Bite-sized CSS & HTML nuggets

Forget loading spinners, use a wait cursor

Update: Right after posting this I received quite a bit of feedback in defense of regular loading spinners. Some valid arguments in favor are summed up nicely in this Hacker News thread:

So think carefully before applying the following technique on a large scale. It might be suited in specific conditions though.

There are loads of funky “loading” animated gifs out there, and these days I also encounter a few CSS spinners. But a technique I haven’t seen a lot is simply using the cursor property to convey the message.

Desktop apps usually use the cursor to indicate that users have to wait. Most of the time the cursor is exactly where the user is looking, so they won’t miss the message. Browser support for cursor is very good too.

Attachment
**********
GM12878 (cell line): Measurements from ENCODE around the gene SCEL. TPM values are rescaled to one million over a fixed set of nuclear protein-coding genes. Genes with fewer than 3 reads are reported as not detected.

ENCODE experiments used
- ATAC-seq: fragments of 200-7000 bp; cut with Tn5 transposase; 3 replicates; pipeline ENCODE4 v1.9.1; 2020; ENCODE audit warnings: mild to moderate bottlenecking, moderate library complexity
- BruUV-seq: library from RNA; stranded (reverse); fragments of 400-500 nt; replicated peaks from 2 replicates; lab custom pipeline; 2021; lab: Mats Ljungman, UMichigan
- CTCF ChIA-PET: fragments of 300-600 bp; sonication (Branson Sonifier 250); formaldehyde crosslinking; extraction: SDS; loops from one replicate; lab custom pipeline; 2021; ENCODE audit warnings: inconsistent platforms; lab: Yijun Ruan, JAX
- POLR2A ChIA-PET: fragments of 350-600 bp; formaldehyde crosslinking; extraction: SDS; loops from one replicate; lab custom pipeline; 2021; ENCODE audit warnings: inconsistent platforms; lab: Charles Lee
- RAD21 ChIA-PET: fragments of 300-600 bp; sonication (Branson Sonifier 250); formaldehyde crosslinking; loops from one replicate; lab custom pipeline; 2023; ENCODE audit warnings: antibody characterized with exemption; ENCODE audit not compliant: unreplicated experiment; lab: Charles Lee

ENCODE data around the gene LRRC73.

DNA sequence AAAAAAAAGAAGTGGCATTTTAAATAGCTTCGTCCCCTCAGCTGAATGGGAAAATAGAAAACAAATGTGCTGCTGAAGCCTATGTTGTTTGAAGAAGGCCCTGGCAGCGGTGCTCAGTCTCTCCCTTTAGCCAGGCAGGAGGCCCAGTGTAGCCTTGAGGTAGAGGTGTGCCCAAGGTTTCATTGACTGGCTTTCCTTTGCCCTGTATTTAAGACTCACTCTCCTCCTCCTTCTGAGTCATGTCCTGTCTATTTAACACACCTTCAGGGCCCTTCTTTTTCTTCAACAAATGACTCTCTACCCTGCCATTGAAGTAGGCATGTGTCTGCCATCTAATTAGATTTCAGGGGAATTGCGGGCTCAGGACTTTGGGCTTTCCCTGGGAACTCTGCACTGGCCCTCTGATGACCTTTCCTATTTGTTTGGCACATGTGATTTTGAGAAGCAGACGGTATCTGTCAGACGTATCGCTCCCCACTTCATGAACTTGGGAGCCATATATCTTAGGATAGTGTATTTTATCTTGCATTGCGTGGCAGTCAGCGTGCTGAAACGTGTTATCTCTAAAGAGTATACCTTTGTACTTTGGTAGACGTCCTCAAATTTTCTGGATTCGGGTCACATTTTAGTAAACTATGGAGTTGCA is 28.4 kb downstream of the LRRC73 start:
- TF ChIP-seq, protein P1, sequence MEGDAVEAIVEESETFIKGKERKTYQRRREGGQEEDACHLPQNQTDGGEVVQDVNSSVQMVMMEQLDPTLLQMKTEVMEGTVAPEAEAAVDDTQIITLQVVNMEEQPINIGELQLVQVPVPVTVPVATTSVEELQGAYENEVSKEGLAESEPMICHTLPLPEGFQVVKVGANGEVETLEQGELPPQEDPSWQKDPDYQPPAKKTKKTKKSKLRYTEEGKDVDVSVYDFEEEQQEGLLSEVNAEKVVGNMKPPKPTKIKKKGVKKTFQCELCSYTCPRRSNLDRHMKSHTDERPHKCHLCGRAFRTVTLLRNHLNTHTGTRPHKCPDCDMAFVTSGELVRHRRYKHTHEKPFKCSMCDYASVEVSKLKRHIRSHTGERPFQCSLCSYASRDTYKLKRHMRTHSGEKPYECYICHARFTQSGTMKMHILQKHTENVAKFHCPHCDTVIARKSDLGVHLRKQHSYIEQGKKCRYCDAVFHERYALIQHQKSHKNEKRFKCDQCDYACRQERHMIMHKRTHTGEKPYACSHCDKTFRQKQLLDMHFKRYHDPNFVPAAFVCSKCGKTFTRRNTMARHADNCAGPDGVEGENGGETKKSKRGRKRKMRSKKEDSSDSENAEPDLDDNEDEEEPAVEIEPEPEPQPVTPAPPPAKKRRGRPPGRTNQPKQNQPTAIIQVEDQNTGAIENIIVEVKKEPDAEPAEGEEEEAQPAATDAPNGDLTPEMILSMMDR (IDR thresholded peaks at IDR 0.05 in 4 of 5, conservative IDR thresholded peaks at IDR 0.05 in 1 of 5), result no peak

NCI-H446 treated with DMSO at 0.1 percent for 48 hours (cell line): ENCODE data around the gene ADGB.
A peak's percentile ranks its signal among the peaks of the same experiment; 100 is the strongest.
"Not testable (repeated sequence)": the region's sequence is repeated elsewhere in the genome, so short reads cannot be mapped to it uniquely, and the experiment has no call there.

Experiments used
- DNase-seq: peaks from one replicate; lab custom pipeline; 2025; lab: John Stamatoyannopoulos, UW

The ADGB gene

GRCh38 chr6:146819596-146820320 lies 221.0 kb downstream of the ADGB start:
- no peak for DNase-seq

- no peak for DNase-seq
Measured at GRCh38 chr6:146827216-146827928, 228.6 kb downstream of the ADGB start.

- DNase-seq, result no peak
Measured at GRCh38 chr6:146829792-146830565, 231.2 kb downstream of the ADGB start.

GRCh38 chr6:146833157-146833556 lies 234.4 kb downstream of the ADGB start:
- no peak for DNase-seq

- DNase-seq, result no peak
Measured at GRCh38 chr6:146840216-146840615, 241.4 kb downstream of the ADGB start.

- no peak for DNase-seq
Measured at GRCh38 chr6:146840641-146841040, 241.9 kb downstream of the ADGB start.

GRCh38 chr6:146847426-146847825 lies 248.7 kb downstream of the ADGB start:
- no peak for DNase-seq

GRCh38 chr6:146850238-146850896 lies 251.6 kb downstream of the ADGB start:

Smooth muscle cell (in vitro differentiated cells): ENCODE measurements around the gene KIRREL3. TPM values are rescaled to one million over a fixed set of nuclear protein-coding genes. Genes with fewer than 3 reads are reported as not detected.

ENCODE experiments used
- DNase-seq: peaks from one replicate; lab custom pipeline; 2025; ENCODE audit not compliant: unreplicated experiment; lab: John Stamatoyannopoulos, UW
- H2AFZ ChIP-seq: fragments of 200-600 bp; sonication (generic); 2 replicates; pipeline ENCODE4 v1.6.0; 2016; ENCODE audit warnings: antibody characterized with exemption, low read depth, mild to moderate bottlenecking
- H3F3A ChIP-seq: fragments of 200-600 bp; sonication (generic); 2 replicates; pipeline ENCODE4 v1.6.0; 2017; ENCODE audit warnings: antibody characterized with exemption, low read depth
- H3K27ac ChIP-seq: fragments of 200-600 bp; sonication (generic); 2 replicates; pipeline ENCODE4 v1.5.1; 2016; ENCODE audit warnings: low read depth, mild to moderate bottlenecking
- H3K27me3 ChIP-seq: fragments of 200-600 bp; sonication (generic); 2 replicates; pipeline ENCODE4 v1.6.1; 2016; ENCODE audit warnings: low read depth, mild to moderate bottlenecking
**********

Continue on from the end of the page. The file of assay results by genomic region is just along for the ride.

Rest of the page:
You shouldn’t solely rely on the cursor – graying out the loading parts of the interface works well too – but for your next web app you could try slapping a loading class to your body, or any other element, and using

body.loading { cursor: wait; }

You might have to explicitly add form elements and links to the selector, so they don’t trigger the default or pointer cursor. Adding !important won’t work. So something like this:

body.loading, body.loading input, body.loading a { cursor: wait; }

Here’s a quick demo. You can use other cursors as well, or even a custom one with the url(...) value – although animated images won’t work, and other restrictions apply.